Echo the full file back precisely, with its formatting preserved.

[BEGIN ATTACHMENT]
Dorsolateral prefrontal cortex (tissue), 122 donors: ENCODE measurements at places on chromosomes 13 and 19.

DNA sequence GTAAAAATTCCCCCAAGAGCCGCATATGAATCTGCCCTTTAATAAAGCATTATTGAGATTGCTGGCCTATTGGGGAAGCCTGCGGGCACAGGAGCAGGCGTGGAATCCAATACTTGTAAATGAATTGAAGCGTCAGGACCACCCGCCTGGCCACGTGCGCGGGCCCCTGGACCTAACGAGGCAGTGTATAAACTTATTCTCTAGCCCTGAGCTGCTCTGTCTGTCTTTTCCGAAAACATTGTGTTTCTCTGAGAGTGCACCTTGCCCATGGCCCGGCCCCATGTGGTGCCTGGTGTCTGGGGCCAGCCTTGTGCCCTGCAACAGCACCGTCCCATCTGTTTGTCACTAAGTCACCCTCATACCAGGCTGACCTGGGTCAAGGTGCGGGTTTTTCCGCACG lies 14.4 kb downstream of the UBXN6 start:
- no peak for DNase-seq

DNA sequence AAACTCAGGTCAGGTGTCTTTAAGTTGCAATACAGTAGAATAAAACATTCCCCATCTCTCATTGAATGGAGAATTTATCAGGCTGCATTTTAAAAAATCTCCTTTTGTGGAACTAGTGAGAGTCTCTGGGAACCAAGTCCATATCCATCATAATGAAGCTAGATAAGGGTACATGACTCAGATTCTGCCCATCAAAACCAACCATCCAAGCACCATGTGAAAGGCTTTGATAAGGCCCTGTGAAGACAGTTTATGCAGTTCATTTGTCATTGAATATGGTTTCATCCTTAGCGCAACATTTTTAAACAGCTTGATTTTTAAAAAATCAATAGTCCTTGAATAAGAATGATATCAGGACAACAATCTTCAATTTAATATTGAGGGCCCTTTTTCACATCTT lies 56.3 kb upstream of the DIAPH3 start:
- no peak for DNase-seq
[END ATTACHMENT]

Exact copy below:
Dorsolateral prefrontal cortex (tissue), 122 donors: ENCODE measurements at places on chromosomes 13 and 19.

DNA sequence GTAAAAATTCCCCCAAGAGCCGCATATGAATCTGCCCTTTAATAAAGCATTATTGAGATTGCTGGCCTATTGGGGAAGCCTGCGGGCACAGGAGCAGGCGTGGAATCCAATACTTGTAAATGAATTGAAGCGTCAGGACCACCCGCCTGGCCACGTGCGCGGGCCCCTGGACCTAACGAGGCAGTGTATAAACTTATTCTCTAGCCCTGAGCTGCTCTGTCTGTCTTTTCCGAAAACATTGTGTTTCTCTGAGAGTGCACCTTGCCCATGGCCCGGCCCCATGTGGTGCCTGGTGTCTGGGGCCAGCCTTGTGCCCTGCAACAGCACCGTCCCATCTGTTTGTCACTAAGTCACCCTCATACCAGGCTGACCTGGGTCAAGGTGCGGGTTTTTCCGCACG lies 14.4 kb downstream of the UBXN6 start:
- no peak for DNase-seq

DNA sequence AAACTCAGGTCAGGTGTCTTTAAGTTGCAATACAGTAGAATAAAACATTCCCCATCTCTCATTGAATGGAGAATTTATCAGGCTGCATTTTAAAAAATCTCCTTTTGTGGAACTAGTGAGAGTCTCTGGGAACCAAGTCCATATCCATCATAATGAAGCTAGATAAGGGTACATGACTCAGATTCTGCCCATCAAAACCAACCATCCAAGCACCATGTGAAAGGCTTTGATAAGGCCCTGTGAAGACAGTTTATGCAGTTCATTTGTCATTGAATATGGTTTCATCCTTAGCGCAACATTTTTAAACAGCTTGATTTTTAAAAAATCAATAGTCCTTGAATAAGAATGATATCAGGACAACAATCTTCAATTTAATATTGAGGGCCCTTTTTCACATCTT lies 56.3 kb upstream of the DIAPH3 start:
- no peak for DNase-seq